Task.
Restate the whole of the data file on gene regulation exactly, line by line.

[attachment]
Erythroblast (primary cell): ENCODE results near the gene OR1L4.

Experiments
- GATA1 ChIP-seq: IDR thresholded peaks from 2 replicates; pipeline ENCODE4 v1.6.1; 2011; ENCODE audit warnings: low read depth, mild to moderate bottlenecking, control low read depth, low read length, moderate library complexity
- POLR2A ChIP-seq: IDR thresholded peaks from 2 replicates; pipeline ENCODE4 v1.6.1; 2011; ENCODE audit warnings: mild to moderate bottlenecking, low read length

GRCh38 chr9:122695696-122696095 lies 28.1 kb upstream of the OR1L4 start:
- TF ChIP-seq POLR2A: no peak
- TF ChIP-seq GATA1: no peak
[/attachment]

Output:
Erythroblast (primary cell): ENCODE results near the gene OR1L4.

Experiments
- GATA1 ChIP-seq: IDR thresholded peaks from 2 replicates; pipeline ENCODE4 v1.6.1; 2011; ENCODE audit warnings: low read depth, mild to moderate bottlenecking, control low read depth, low read length, moderate library complexity
- POLR2A ChIP-seq: IDR thresholded peaks from 2 replicates; pipeline ENCODE4 v1.6.1; 2011; ENCODE audit warnings: mild to moderate bottlenecking, low read length

GRCh38 chr9:122695696-122696095 lies 28.1 kb upstream of the OR1L4 start:
- TF ChIP-seq POLR2A: no peak
- TF ChIP-seq GATA1: no peak